but they will list the wife's maiden name, giving you a link
to her family. Some marriage records also list the name of her
father, or both parents, giving you another link in your family
- Tombstone & Obituary Records
- Death records are the next biggest source of information.
In the above Census Record, we get the ideal that Henry was born
in 1860. But not the month or day. In his death record we can
find the exact date of not only his death, but his birth as well.
Henry's death notice for instance gave us more information than
just what happened to him:
- Death Notice:
- JONESBORO HERALD-TRIBUNE - Vol. XVIII. #31 Thurs., Nov. 17,
- Joseph E Carey / Henry B Carey
- Death has visited the home of Benjamin Carey and wife
and revisited it. Son, Henry B. Carey, member of the M. E. Church
at Jonesboro, was born Feb. 5, 1860 and died Aug. 30, 1887, aged
27 years, 6 months, and 24 days. Joseph E. Carey was born Nov.
5, 1861 and died Nov. 2, 1887, aged 25 years, 11 mo. & 25
- Birth Records
- Birth records can confirm the date of a birth if you only
know the general year. And some will give you information about
the mother, such as her maiden name, and where she was born.
They also provide the proof of lineage.
- Last Will & Testaments
- Wills are also a great source of information. Some might
clear up a lineage link. What you thought was a son to someone,
might turn out to be a brother. A will might say "to my
brother Henry", instead of "to my son Henry" as
an example. You can also learn about additional connections through
the witnesses who signed the will. They might be a son-in-law,
or brother-in-law of the person who the will was written for.
- Land Records
- Land records also provide information, so don't over look
those. You might find a land grant for a son from his father
- Newspapers & Periodicals
- Newspapers are a great source of information when you can
find them. You might discover a feud between two individuals,
and within the story there might a list of relatives.
- Occupations & Trades
- Knowing someone's occupation can also help you search records.
Occupations can be used to distinguish between two individuals
of the same name, indicate social status, or provide information
about a region or location of ancestry. Certain skilled occupations
or trades may have been passed down from father to son, providing
indirect evidence of a family relationship. It's even possible
that your surname derives from the occupation of a distant ancestor.
- For instance, a Shoe Maker might have contracts for apprenticeships
that list vital information about the apprentice You might learn
the name of a father or mother. You might discover them registered
in an association or guild such as The London shoemaker's guild
known as the Worshipful Company of Cordwainers who helped finance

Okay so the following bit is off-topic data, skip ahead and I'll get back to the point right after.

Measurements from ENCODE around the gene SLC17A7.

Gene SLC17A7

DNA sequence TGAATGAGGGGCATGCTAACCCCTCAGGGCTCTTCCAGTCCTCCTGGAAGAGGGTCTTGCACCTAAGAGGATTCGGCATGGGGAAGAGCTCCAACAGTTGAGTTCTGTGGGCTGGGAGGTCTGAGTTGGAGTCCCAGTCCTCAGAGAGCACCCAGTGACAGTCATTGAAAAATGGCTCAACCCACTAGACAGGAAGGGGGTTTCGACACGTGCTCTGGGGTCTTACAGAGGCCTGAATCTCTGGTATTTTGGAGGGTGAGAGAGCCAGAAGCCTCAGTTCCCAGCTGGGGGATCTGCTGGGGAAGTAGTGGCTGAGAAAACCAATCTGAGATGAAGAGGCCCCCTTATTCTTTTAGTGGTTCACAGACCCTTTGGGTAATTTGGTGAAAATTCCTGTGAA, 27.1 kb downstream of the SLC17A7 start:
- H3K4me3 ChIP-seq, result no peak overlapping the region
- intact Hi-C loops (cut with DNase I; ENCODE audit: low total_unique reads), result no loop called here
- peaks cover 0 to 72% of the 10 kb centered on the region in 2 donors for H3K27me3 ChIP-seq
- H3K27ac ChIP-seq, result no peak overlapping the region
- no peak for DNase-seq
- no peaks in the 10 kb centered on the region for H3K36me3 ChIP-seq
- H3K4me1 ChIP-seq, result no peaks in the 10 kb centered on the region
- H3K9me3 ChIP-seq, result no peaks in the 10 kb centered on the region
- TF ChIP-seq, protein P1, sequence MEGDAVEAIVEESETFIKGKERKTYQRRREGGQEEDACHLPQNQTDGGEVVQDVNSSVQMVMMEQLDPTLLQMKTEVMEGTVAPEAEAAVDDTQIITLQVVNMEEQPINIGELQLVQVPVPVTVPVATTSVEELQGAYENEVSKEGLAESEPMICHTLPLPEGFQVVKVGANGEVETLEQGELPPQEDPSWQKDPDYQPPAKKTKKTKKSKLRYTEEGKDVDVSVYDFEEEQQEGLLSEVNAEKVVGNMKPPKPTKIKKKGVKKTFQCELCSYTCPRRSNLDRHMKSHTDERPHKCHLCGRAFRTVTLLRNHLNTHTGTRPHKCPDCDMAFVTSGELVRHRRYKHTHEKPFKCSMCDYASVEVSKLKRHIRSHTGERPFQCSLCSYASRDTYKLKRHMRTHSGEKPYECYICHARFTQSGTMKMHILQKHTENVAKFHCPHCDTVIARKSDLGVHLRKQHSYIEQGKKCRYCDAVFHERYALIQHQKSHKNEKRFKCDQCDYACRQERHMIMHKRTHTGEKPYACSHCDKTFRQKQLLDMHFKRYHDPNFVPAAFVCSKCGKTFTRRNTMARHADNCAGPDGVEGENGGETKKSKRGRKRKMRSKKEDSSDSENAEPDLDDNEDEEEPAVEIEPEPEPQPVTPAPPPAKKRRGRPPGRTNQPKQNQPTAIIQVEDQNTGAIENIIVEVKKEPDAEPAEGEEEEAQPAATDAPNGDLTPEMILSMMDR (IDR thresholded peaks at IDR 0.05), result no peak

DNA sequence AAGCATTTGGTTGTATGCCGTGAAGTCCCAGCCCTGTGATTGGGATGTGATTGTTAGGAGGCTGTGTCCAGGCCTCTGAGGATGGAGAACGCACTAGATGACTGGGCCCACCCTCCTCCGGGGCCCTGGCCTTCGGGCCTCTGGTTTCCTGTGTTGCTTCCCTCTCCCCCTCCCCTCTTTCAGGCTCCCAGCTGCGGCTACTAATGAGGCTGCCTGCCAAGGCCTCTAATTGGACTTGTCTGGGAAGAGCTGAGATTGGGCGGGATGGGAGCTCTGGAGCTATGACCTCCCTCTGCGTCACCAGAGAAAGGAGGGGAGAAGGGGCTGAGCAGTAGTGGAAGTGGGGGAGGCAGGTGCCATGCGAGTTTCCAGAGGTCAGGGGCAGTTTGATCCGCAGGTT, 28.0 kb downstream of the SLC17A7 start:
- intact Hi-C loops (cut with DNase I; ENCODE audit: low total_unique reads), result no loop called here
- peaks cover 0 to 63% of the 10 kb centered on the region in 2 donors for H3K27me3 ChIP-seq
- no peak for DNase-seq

Captain John Smith's 1607 expedition to Virginia.
- When you run across an unfamiliar term for an occupation
you can find help from About.com in their Glossary of Old Occupations & Trades.
Keep in mind, that some terms may be associated with more than
one occupation, depending upon the country. Oh, and in case you
are wondering, an aurifaber is an old term for goldsmith.
- Military Records
- Military records are not only a good source of information,
but they can be fascinating bits of history about your family.
Some records list the names of parents, birth dates, if the person
was married and had children or not. Keep in mind there's a difference
between a Registration Card and a Military Service Record. A
Registration Card is just a card stating the person registered
with the state or government for service if needed. It may also
indicate any medical or physical ailment about the person that
will excuse them from military service.
- Religion & Church Records
- If you locate information about someone's chosen religion,
or church try to search records specific to those associations.
Our Duggar line was significantly connected to the formation
of the Methodist Church, through a land grant from one of our
Duggars. The land was used to establish the first Methodist Church
here in the colonies.
- The religion your ancestor followed can also be very helpful.
There are collections of records dedicated to certain religions
and organizations, such as the Masons. Ancestry.com has a huge
category of records dedicated to Hebrew and Jewish ancestry.
- Specialty Records
- Property records can also be a great source of information.
Not only do they include property of land, ships or other trade
type associations; they also include slave records. This negative
side of history can be hard to trace and track relatives through,
but like religion records, some online genealogy sites have specialty
databases available for searching specific categories; such as
- Locating People In An Area
- Sometimes you'll hit a wall and can't find records for an
individual that matches exactly what you're looking for. Don't
give up. If you find a record that says someone lived in Greene
Co. Tennessee, then look for records that might not match exactly
to your information for the same name in the same county. It's
more likely that you're looking at the same person, and less
likely that two people from 1720 lived in the same place and
had the same name.
- Surnames & Spellings
- Keep in mind that surnames change over time. Carey today
can be Cary, Carry, or even Kerry in the past. So don't be timid
in expanding your search by altering spellings. Additionally
original records from the past were written, not typed. Trying
to read someone's handwriting from 100 or 200 years ago might
be a little tough today. You might find a name that's listed
online as Tuller, when in actuality it's Tulles. If you have
a chance to look at an original record, do so. You might see
something in the handwriting that the person converting it to
digital didn't see.
- The Use Of Sr. & Jr.
- The people in the past did not use "Jr." and "Sr."
the same way we do today. In fact, they didn't refer to "cousin"
the same way we do now either. That makes it hard to understand
what they are saying through names, wills and even bible records.
- They used Jr. and Sr. to refer to the youngest and oldest
people of the same name in the family. But the family wasn't
the immediate family as in Father and Son. But rather the extended
family which could include grand parents, uncles, cousins and
so on. So John, Sr. was the oldest John and John, Jr. was the
younger John whether he was a son of the older John or not. We
have this in our family between Joseph Cary and Benjamine Carey,
- The Puritans & Hankypanky
- I think one big misconception I ran into was the assumption
that people in the past were some what puritanical in nature.
That was a wrong assumption. People are people regardless of
time. In your research you will find people who slept around,
had children out of wedlock, fought duels and committed crimes.
Some of this can help you find information, some of it can make
it harder to locate documented proof about lineage. But keep
digging and you'll find what you're looking for.